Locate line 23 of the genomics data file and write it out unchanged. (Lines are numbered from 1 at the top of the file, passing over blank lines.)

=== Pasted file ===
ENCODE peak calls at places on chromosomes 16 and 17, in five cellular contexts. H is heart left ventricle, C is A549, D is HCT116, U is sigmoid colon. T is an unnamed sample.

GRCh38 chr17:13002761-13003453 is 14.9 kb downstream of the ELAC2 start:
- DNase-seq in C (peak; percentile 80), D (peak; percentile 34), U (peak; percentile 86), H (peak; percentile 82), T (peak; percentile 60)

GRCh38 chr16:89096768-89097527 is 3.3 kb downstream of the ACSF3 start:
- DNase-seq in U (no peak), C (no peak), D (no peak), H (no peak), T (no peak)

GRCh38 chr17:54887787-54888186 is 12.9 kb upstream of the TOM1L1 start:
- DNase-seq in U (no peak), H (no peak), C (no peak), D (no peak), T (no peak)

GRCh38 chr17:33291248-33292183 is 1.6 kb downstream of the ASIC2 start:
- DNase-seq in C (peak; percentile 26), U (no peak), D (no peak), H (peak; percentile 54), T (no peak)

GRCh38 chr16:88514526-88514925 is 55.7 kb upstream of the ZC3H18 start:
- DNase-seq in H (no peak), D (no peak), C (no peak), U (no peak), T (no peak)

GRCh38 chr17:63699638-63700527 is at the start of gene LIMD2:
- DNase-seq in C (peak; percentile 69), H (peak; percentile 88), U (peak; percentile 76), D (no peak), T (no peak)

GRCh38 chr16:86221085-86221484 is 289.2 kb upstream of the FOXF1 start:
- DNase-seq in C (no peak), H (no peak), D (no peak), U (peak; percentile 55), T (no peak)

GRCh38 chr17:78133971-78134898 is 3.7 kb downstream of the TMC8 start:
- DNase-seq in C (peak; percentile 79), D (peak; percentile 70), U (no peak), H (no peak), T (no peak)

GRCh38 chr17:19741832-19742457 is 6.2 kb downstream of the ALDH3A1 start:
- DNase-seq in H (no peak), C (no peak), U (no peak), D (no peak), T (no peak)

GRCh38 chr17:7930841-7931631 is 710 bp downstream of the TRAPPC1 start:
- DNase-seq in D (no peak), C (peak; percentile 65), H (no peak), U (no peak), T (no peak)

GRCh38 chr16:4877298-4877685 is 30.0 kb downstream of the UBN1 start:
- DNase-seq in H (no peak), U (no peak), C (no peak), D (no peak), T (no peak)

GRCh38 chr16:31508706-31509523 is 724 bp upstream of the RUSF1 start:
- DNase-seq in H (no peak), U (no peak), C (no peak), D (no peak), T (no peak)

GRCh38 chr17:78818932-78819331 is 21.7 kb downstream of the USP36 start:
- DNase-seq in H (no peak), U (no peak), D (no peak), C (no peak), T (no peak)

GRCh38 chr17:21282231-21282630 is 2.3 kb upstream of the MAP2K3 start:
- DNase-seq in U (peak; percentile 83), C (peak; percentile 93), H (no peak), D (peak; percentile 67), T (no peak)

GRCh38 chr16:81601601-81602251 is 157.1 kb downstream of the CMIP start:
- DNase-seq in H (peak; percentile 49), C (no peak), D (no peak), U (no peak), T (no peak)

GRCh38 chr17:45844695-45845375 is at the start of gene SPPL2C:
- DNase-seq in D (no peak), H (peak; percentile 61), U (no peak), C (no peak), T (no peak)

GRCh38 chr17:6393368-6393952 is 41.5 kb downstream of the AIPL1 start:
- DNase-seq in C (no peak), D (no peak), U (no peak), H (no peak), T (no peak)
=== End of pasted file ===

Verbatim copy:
- DNase-seq in H (no peak), U (no peak), C (no peak), D (no peak), T (no peak)